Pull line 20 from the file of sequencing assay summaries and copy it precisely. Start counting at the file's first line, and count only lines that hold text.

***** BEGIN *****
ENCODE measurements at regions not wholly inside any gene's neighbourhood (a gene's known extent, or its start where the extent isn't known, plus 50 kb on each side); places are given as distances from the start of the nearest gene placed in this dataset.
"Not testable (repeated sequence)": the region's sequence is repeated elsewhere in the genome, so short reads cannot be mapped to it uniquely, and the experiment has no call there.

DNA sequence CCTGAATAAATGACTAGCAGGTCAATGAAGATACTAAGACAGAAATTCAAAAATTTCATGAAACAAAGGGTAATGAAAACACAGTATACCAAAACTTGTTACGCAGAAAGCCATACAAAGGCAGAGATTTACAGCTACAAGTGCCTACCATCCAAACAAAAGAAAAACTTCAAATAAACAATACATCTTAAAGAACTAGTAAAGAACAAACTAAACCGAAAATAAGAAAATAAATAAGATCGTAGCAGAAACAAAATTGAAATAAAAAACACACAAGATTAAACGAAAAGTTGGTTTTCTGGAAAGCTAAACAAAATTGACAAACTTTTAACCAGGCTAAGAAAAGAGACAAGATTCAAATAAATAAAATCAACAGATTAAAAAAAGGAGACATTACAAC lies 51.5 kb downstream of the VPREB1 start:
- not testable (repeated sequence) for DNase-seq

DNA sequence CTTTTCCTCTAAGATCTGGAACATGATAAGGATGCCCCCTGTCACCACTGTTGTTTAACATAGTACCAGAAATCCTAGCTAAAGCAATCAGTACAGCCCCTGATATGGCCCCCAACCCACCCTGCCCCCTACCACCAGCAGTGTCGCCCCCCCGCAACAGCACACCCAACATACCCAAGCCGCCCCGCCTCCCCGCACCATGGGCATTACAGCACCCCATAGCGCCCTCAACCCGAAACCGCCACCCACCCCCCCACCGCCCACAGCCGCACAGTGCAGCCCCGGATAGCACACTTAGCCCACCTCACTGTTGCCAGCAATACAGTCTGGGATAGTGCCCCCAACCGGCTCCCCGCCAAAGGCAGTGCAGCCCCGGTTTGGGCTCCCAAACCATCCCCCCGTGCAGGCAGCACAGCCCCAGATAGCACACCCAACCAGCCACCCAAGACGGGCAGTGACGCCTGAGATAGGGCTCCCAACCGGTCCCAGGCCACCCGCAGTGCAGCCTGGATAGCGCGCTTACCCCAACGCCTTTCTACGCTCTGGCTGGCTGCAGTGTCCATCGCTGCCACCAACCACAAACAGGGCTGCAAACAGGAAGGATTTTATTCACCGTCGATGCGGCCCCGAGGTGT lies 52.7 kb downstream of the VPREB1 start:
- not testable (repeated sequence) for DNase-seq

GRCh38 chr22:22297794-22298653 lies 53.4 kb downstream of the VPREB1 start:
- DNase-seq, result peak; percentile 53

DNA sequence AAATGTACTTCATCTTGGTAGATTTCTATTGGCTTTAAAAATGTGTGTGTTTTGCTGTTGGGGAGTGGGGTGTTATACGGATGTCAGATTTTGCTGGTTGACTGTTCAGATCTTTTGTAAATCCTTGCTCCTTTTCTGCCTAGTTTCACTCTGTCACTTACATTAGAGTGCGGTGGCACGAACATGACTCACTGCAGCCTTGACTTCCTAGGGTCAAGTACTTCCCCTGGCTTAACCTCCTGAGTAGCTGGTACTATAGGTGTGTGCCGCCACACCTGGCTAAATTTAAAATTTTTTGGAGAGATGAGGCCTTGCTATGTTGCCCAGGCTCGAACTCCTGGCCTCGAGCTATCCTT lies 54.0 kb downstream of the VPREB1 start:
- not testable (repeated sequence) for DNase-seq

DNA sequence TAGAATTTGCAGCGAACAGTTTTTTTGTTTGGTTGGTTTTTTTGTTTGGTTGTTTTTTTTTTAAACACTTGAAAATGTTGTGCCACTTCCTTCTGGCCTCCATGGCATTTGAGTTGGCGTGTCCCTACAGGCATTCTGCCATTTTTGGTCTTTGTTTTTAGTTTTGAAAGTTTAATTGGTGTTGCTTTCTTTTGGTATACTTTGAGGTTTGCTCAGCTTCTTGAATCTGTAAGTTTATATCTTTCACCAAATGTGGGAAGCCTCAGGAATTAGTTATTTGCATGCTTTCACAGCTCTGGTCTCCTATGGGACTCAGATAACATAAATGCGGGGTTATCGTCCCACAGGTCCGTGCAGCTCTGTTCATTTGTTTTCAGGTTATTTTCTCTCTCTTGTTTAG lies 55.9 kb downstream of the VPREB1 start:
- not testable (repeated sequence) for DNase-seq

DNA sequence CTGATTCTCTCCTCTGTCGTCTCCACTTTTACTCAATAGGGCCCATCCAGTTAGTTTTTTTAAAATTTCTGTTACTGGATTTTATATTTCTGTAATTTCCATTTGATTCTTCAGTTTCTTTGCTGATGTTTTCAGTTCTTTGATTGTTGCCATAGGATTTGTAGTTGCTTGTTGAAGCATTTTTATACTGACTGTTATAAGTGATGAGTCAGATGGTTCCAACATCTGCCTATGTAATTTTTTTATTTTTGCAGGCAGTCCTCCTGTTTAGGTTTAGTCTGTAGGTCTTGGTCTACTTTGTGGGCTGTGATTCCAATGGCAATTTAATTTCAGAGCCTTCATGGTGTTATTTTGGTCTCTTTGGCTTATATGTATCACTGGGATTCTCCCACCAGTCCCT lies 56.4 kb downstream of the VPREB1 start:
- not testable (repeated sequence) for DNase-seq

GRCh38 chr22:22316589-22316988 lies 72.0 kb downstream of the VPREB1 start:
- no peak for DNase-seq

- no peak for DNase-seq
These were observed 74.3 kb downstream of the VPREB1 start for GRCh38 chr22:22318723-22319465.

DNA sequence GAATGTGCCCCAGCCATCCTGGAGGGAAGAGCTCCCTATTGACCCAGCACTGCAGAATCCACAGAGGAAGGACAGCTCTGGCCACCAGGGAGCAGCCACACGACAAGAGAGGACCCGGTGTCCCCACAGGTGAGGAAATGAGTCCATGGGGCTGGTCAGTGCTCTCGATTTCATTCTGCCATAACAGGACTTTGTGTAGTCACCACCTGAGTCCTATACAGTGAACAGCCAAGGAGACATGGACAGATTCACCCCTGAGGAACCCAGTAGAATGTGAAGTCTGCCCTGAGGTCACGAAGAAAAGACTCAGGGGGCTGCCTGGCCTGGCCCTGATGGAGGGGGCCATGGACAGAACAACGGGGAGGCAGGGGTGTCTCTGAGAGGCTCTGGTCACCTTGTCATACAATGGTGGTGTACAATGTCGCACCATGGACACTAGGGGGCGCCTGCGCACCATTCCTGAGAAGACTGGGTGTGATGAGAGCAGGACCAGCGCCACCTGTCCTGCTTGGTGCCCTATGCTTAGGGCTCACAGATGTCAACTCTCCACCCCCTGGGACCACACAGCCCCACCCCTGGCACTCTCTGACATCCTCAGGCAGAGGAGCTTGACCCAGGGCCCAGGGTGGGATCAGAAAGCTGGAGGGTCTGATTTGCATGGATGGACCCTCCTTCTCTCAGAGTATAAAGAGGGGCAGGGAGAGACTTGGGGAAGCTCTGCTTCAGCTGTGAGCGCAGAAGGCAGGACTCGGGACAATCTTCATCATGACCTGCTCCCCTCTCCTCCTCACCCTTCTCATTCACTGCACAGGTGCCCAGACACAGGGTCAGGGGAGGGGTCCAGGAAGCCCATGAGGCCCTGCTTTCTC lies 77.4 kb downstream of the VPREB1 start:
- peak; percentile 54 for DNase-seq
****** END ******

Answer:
- peak; percentile 54 for DNase-seq